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The phrase "older than dirt" would mean soil to most people. The phrase is from agrarian people who used the word dirt to mean the soil they worked every day. Dirt being that soil that was not in it's place. Dirty pants, dirty floor. Take the context of the phrase for meaning.
Not really. In ordinary usage, an object's age is the amount of time passed since it was something fundamentally different. So the 'age' of sedimentary rock is how long it has been since the sediments were glued together, but the age of one tiny dust grain within the rock might be far older - it would be the time when that grain solidified from lava. A single sedimentary stone might contain pebbles and bits of wildly different ages.
Similarly, the aluminum in your car formed when a star exploded and made the elements. But that doesn't mean that you car is 10 billion years old.
12/19/09 at 7:51 pm
if the earth were to instantly stop spinning what would happen?
Imagine every molecule of your body separating in different directions at the speed of light.. That, Igon. is why we don't cross the streams....
Oops, wrong scenario...
The massive g-forces upon all constructed and natural materials would experience a lateral sheer of, well depending upon your latitude, would vary but as Wiki states:
The angular speed of Earth's rotation in inertial space is (7.2921150 ± 0.0000001) ×10−5 radians per SI second (mean solar second). Multiplying by (180°/π radians)×(86,400 seconds/mean solar day) yields 360.9856°/mean solar day, indicating that Earth rotates more than 360° relative to the fixed stars in one solar day. Earth's movement along its nearly circular orbit while it is rotating once around its axis requires that Earth rotate slightly more than once relative to the fixed stars before the mean Sun can pass overhead again, even though it rotates only once (360°) relative to the mean Sun.[n 4] Multiplying the value in rad/s by Earth's equatorial radius of 6,378,137 m (WGS84 ellipsoid) (factors of 2π radians needed by both cancel) yields an equatorial speed of 465.1 m/s, 1,674.4 km/h or 1,040.4 mi/h. Some sources state that Earth's equatorial speed is slightly less, or 1,669.8 km/h. This is obtained by dividing Earth's equatorial circumference by 24 hours. However, the use of only one circumference unwittingly implies only one rotation in inertial space, so the corresponding time unit must be a sidereal hour. This is confirmed by multiplying by the number of sidereal days in one mean solar day, 1.002 737 909 350 795, which yields the equatorial speed in mean solar hours given above of 1,674.4 km/h.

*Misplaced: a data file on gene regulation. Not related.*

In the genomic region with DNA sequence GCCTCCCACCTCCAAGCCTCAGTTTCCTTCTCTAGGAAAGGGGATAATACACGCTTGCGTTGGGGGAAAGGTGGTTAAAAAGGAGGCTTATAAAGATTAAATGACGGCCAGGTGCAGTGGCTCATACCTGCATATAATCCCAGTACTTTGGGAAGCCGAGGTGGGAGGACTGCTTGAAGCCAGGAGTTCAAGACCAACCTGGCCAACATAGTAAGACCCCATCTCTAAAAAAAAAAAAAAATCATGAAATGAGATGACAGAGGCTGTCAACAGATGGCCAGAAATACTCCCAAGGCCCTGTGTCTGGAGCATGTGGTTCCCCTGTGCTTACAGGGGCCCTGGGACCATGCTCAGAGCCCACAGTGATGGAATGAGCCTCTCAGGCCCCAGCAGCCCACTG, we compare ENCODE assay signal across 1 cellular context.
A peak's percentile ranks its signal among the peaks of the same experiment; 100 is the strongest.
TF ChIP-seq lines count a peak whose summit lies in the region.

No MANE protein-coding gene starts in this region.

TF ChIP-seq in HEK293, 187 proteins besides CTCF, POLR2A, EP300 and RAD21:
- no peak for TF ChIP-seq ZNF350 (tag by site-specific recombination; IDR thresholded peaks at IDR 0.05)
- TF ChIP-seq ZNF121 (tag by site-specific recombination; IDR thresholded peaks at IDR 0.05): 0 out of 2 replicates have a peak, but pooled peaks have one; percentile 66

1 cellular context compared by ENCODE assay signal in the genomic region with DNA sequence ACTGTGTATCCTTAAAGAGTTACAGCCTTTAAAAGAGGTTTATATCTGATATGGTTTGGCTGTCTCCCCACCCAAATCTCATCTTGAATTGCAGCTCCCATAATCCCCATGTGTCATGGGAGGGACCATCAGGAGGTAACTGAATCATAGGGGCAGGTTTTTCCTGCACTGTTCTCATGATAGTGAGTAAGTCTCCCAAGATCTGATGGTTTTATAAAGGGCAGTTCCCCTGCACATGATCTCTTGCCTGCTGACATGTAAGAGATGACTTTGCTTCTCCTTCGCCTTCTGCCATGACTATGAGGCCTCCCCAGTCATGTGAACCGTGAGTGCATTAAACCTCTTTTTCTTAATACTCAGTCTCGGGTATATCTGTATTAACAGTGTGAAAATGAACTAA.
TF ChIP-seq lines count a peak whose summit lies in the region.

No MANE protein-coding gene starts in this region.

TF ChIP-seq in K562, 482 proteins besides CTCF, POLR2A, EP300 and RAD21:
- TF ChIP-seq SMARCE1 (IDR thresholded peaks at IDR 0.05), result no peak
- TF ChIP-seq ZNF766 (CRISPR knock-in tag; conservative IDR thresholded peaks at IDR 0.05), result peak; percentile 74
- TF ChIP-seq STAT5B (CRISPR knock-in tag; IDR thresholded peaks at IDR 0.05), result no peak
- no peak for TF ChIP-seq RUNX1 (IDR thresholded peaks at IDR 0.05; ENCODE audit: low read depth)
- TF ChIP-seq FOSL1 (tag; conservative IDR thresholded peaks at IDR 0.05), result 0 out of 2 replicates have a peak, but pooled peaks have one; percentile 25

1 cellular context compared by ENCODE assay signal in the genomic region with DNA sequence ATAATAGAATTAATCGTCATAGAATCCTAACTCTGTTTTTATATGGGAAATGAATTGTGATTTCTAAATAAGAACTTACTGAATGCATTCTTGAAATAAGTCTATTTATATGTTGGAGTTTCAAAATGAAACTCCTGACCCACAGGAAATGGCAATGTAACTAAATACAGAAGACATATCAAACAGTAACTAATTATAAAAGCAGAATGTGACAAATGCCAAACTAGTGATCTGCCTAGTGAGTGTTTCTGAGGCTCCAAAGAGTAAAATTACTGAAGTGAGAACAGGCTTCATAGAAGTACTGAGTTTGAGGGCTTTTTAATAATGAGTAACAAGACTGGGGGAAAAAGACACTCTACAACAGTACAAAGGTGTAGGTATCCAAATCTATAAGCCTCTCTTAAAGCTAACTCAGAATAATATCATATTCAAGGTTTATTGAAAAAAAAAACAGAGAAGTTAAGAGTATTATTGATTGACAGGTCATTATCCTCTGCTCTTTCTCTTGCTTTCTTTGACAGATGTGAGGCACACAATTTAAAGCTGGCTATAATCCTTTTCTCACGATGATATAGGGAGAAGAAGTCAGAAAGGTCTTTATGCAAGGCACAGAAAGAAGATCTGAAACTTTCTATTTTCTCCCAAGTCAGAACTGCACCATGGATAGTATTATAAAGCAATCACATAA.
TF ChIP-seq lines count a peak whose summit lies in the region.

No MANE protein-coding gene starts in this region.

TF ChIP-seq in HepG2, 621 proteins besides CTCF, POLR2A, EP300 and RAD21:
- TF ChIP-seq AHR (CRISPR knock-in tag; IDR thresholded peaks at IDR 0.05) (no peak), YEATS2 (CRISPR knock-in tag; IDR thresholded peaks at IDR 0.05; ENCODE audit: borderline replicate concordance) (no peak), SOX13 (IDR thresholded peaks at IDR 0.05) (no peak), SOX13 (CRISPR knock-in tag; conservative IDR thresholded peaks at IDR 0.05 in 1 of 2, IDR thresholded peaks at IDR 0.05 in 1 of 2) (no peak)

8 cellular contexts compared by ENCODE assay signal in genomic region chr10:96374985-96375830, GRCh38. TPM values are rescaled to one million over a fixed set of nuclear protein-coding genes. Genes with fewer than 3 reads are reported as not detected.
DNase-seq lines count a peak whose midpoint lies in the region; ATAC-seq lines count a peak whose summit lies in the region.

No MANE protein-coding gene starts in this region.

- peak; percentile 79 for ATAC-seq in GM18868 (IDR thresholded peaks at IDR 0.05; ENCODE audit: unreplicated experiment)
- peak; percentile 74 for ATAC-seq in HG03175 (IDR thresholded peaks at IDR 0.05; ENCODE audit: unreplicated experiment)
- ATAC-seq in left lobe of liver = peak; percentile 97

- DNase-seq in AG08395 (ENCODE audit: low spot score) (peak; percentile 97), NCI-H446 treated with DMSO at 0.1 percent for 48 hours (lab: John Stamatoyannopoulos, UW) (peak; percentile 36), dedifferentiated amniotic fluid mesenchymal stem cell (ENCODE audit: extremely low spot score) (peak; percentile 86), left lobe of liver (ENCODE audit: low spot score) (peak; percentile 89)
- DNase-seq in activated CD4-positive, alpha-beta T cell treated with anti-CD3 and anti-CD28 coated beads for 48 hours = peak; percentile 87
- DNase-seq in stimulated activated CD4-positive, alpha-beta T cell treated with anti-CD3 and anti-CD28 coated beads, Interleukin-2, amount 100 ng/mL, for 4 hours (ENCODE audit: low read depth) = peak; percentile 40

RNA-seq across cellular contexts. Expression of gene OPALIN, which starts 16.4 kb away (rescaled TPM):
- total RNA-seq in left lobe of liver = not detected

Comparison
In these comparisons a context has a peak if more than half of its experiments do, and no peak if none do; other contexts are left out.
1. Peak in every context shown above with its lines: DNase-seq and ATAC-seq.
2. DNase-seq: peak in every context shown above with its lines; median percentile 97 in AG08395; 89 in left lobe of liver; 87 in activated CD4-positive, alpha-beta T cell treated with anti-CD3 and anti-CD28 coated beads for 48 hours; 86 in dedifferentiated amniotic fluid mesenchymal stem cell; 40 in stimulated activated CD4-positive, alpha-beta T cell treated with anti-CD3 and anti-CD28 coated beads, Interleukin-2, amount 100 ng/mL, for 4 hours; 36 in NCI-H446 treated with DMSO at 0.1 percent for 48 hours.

The tangential speed of Earth's rotation at a point on Earth can be approximated by multiplying the speed at the equator by the cosine of the latitude. For example, the Kennedy Space Center is located at 28.59° North latitude, which yields a speed of: 1,674.4 kilometers per hour (1,040.4 mph) × cos (28.59) = 1,470.23 kilometers per hour (913.56 mph)
So, to summarize , taking in the rotational speed of the earth at various latitudes, the effect will cross the realms of between coastal flooding, sheered crust, instantly accelerated buildings and topography to 1k Mph. to a shake and shiver at the poles. but watch out for the cross wind!
So, to sum it up... very bad things.
حقا هذا هو الصحيح. allanboerger@
Aww Jefro, you beat me to "older than dirt" lol
*kneels to pay respects to Jefro*
@extremechiton I think that if the world suddenly stopped spinning life would come to an end period. Hopefully that will never happen.
LIFE IS TOO SHORT.